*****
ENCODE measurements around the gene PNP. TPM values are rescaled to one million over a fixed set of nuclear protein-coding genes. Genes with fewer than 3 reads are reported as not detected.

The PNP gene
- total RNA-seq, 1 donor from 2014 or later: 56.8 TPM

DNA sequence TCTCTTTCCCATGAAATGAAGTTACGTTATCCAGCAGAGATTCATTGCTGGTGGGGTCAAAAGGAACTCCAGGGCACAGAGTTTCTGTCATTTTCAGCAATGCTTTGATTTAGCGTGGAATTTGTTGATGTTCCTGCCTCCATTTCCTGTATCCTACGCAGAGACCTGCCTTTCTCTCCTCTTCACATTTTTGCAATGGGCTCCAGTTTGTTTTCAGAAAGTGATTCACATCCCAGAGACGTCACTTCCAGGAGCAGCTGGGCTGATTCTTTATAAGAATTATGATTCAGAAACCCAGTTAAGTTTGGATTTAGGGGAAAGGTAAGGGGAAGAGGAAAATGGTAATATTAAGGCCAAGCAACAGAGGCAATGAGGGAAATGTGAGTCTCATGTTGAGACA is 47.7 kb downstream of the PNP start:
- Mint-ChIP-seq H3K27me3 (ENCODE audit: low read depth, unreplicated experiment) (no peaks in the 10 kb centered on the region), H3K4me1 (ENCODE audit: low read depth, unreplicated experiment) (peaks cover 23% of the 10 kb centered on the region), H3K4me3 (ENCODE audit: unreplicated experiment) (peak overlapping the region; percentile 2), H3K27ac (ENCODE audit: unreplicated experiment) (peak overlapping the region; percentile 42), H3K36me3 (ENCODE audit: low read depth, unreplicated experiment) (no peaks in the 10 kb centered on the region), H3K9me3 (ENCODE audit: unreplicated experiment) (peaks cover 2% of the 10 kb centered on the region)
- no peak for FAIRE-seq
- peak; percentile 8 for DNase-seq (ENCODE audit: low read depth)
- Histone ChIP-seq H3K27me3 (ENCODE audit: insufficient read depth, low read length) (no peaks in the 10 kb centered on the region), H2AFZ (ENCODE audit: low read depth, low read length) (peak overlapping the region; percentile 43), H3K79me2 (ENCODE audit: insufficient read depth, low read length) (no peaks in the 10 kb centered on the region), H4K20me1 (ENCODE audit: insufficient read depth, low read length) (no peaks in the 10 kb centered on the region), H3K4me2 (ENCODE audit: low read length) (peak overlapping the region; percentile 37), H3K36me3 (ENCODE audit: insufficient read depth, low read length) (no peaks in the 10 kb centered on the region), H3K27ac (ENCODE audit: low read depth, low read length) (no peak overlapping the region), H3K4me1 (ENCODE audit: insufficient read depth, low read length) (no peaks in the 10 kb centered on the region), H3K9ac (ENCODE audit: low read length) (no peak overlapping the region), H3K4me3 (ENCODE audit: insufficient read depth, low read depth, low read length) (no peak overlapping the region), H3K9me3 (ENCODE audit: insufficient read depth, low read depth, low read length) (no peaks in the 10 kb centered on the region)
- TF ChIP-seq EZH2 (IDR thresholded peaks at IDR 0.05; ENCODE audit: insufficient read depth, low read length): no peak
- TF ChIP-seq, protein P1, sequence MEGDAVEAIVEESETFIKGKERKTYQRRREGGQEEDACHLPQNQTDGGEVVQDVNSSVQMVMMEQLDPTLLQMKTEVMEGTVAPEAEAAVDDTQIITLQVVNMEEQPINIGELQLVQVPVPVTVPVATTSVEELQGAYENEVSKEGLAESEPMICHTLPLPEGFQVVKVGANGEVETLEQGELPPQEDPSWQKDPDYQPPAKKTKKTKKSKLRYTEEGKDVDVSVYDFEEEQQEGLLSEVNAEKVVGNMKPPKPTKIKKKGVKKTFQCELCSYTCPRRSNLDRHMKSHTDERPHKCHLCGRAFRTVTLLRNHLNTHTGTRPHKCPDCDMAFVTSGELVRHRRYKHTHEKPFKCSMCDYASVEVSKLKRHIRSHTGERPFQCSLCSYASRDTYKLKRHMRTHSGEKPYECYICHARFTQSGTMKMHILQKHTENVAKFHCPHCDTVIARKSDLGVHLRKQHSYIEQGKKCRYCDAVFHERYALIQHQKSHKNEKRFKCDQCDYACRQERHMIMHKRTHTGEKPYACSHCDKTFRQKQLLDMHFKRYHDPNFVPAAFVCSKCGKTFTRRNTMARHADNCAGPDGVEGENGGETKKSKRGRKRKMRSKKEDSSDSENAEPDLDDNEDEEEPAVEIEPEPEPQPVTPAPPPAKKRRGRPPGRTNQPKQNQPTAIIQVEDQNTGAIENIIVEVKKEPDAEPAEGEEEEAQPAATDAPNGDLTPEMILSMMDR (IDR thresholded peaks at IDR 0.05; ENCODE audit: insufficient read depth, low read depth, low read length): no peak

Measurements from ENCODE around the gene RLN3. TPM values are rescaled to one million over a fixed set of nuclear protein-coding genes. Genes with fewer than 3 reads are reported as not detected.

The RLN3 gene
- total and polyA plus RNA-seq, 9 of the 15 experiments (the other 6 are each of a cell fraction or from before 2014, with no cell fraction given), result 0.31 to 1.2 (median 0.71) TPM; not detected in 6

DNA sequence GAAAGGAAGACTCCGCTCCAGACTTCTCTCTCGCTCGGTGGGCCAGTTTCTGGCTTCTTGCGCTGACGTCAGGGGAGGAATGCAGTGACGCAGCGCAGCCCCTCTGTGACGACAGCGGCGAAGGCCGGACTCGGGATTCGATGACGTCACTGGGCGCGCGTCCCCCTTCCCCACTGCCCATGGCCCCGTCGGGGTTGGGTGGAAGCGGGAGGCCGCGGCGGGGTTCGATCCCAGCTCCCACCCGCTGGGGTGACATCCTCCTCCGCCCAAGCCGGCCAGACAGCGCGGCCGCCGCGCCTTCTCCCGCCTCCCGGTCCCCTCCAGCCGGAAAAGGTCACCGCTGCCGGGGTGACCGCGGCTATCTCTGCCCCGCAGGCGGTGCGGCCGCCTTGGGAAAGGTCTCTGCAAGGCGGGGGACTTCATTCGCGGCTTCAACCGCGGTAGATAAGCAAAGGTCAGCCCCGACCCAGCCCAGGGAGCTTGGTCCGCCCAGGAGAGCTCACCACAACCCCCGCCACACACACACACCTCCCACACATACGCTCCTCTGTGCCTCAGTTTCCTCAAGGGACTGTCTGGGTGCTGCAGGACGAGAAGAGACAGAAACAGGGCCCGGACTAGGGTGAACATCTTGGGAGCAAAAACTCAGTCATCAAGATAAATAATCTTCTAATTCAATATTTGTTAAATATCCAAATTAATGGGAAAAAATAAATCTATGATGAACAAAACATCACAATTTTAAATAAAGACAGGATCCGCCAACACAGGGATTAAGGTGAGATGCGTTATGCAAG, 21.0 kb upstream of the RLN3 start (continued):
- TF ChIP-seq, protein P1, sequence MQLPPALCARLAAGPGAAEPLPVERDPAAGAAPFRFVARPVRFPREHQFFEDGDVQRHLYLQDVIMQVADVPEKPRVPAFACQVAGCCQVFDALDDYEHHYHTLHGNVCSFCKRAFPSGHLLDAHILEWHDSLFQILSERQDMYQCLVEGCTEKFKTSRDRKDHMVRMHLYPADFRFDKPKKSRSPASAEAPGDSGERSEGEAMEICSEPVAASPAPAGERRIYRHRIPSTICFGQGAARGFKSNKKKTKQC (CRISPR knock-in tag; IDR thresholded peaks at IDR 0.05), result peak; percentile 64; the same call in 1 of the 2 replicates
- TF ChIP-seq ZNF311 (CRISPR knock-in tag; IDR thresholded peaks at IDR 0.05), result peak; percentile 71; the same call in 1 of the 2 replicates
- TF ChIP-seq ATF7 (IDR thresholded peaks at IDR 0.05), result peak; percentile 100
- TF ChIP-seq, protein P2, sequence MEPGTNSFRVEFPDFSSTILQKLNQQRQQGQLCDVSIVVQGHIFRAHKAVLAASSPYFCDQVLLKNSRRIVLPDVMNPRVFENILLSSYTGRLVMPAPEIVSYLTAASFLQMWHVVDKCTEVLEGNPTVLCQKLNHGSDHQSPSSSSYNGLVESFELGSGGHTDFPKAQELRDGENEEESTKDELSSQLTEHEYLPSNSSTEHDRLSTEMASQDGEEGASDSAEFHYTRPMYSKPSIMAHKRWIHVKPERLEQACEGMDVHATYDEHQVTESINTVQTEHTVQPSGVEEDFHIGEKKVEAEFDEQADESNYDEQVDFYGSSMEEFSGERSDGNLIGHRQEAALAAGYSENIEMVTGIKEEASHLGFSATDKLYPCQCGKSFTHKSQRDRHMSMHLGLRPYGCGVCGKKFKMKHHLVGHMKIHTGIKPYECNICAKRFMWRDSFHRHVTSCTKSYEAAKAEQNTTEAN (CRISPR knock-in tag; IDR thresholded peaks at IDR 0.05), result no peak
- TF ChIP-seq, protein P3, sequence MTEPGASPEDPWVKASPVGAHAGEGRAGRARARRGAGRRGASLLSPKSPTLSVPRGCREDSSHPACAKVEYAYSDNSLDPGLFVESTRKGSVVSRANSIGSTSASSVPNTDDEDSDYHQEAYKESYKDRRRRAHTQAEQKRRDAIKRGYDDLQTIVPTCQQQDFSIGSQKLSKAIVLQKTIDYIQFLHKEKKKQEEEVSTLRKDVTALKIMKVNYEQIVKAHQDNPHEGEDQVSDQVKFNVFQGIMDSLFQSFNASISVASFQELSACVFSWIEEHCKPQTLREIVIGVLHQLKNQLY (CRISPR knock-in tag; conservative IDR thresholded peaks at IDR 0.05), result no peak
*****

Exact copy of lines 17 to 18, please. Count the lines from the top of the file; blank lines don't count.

- TF ChIP-seq ATF7 (IDR thresholded peaks at IDR 0.05), result peak; percentile 100
- TF ChIP-seq, protein P2, sequence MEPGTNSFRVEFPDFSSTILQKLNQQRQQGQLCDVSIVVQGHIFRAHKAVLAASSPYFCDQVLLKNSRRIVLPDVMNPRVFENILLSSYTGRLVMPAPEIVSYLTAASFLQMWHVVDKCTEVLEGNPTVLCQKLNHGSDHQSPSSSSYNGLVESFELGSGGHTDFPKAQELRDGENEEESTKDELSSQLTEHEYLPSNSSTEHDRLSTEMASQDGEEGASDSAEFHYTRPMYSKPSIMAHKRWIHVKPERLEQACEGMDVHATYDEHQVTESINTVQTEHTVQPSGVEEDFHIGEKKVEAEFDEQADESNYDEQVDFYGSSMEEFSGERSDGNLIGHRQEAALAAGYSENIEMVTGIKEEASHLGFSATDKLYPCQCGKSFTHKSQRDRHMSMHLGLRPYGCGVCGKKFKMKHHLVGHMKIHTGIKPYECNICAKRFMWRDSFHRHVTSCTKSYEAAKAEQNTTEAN (CRISPR knock-in tag; IDR thresholded peaks at IDR 0.05), result no peak